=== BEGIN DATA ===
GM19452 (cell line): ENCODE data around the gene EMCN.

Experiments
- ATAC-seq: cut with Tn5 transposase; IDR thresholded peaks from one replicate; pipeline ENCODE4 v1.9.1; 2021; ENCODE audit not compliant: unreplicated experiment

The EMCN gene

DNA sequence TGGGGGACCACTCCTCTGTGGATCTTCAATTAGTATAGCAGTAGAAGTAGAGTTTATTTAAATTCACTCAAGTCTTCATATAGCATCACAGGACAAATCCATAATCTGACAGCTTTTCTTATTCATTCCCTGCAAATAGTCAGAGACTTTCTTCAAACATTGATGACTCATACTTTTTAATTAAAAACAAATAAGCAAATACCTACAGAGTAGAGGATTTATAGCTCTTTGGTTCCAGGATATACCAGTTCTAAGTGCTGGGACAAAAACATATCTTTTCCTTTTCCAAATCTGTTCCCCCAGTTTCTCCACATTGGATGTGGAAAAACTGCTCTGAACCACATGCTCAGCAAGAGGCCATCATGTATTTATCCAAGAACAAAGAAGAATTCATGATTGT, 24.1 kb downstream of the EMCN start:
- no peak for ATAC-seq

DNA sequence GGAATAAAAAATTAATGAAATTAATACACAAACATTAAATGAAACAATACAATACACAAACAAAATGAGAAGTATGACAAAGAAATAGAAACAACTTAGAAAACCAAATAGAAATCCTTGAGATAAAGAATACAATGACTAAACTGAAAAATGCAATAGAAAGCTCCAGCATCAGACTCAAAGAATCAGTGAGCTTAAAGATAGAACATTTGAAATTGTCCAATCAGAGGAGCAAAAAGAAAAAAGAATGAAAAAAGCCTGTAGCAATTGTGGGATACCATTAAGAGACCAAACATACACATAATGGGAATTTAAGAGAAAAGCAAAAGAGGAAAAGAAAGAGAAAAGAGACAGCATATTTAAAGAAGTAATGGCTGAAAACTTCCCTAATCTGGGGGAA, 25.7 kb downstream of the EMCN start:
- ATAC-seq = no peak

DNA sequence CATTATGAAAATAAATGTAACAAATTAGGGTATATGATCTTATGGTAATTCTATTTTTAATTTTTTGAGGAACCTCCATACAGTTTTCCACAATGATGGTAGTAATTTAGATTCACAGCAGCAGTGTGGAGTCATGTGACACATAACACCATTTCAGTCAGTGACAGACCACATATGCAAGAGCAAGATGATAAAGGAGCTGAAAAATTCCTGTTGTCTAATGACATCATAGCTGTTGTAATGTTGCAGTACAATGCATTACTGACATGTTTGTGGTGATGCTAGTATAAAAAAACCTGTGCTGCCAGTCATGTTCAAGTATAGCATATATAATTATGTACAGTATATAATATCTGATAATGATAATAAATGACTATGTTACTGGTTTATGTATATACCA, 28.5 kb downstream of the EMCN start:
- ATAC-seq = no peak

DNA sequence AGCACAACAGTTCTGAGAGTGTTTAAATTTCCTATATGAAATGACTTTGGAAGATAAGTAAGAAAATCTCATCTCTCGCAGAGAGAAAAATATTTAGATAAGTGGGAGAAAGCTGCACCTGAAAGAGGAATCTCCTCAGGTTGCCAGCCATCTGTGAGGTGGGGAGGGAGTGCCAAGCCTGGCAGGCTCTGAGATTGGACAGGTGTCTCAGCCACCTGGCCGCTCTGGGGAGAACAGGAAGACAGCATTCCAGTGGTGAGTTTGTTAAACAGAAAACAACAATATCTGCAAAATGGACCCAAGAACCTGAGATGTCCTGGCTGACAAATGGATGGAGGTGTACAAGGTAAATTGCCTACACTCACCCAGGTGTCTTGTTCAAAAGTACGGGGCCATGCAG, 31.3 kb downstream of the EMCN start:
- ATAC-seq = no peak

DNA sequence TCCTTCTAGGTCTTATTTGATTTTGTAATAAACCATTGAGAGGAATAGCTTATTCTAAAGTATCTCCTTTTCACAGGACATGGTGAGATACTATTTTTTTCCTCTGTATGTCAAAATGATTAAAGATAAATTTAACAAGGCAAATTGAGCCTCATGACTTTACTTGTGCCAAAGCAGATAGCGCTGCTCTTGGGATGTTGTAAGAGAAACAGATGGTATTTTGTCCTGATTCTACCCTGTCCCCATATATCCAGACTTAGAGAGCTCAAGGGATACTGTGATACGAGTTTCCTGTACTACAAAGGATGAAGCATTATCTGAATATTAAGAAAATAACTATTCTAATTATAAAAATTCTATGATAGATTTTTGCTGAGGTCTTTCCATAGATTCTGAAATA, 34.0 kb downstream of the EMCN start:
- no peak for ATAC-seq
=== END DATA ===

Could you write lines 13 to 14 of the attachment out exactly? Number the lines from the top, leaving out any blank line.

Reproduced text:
DNA sequence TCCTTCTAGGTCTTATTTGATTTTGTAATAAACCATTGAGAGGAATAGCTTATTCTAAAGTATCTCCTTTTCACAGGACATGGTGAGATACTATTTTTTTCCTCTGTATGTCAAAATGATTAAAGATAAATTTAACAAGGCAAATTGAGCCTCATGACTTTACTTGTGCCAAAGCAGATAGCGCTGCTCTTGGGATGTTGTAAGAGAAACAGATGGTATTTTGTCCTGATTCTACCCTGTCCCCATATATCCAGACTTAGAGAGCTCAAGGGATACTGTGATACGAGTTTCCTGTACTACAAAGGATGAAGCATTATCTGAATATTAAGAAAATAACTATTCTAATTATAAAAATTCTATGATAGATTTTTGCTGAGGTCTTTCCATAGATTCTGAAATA, 34.0 kb downstream of the EMCN start:
- no peak for ATAC-seq